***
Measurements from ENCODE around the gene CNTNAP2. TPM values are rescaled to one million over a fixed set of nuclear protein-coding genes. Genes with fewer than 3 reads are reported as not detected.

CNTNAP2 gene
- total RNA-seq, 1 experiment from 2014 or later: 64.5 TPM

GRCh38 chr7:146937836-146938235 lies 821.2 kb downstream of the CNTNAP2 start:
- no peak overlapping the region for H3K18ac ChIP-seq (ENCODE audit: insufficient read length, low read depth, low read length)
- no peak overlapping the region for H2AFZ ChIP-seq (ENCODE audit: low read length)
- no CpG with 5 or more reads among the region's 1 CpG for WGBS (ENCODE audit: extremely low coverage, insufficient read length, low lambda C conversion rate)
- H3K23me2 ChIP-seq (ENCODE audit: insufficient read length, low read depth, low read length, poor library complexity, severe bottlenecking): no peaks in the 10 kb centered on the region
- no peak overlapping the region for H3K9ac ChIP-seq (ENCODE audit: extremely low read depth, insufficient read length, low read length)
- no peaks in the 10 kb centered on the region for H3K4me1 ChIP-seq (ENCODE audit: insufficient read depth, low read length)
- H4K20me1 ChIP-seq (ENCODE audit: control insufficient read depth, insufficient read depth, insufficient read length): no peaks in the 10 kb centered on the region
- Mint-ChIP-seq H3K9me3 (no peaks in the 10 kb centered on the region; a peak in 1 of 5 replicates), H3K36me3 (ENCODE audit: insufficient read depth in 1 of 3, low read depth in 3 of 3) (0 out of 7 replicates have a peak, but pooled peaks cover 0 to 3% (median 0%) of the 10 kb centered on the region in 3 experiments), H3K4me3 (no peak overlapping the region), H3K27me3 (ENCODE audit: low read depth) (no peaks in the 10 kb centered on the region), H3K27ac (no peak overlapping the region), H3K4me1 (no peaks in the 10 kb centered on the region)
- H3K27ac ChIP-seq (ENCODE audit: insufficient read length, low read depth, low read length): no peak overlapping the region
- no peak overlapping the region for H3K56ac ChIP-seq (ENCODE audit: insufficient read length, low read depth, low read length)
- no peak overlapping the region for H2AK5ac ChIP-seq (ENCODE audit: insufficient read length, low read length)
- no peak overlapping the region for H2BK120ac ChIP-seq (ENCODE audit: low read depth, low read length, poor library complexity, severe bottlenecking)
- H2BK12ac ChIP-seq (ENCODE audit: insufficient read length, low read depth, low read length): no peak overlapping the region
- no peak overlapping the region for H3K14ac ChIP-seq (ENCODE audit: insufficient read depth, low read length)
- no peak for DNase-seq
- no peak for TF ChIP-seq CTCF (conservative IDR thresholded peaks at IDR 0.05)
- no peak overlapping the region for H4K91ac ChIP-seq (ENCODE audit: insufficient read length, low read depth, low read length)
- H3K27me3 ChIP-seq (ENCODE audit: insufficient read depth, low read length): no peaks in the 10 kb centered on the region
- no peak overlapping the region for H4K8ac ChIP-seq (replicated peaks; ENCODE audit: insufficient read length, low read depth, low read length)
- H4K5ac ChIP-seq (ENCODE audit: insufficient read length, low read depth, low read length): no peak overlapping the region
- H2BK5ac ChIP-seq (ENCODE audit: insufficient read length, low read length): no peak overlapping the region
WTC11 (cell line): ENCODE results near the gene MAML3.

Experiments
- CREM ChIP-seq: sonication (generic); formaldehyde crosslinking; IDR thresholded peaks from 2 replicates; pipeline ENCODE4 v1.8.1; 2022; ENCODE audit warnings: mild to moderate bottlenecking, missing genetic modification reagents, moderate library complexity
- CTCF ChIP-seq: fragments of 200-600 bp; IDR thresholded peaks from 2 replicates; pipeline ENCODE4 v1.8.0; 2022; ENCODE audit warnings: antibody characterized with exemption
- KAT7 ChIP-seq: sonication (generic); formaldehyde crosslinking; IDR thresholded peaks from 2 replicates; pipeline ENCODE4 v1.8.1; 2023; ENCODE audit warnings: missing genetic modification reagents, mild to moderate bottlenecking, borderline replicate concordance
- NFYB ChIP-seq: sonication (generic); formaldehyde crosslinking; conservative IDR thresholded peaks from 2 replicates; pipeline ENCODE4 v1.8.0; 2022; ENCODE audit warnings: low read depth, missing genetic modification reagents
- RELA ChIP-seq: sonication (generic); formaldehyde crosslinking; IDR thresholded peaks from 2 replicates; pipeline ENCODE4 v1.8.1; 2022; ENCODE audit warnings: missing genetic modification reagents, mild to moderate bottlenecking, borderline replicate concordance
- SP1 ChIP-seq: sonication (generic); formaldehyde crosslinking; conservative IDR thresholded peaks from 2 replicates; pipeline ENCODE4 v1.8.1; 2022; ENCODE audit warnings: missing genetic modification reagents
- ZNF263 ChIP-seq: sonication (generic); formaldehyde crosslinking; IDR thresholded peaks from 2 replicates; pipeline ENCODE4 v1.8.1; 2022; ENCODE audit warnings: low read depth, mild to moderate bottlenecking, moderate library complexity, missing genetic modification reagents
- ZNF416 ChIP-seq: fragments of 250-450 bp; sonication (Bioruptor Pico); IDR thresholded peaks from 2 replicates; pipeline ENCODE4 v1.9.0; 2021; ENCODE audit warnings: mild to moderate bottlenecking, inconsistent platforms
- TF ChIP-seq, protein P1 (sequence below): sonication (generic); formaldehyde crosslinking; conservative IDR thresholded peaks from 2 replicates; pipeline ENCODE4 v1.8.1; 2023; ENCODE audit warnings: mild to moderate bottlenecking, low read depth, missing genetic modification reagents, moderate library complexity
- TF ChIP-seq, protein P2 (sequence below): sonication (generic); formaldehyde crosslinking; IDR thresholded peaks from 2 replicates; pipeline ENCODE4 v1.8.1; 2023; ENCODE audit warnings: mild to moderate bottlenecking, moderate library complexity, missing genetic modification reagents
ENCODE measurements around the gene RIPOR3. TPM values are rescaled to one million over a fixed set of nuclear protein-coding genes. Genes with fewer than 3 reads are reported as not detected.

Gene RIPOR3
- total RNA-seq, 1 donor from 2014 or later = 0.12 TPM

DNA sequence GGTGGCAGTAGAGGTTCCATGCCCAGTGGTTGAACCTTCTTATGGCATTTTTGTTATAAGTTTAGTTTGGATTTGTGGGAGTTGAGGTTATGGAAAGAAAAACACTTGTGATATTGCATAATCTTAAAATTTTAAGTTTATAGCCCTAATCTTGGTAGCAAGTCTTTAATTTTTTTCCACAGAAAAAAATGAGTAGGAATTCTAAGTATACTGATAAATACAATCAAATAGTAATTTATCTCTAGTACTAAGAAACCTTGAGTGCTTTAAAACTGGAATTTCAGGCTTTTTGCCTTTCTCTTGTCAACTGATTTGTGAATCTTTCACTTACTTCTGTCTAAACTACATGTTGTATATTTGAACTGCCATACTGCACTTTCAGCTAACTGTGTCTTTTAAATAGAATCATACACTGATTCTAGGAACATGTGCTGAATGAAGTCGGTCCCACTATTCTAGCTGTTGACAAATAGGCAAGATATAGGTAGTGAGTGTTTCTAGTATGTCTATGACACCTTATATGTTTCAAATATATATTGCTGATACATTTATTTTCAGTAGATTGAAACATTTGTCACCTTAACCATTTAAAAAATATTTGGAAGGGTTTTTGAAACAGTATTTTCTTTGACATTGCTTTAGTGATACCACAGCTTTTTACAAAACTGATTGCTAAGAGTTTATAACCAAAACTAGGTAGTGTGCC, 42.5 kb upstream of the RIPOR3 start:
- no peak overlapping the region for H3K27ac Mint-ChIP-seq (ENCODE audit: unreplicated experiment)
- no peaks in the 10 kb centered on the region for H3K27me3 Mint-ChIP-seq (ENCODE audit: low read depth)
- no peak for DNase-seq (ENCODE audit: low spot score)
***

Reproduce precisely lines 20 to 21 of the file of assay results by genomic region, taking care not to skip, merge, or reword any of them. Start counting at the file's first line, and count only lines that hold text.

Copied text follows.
- no peak for TF ChIP-seq CTCF (conservative IDR thresholded peaks at IDR 0.05)
- no peak overlapping the region for H4K91ac ChIP-seq (ENCODE audit: insufficient read length, low read depth, low read length)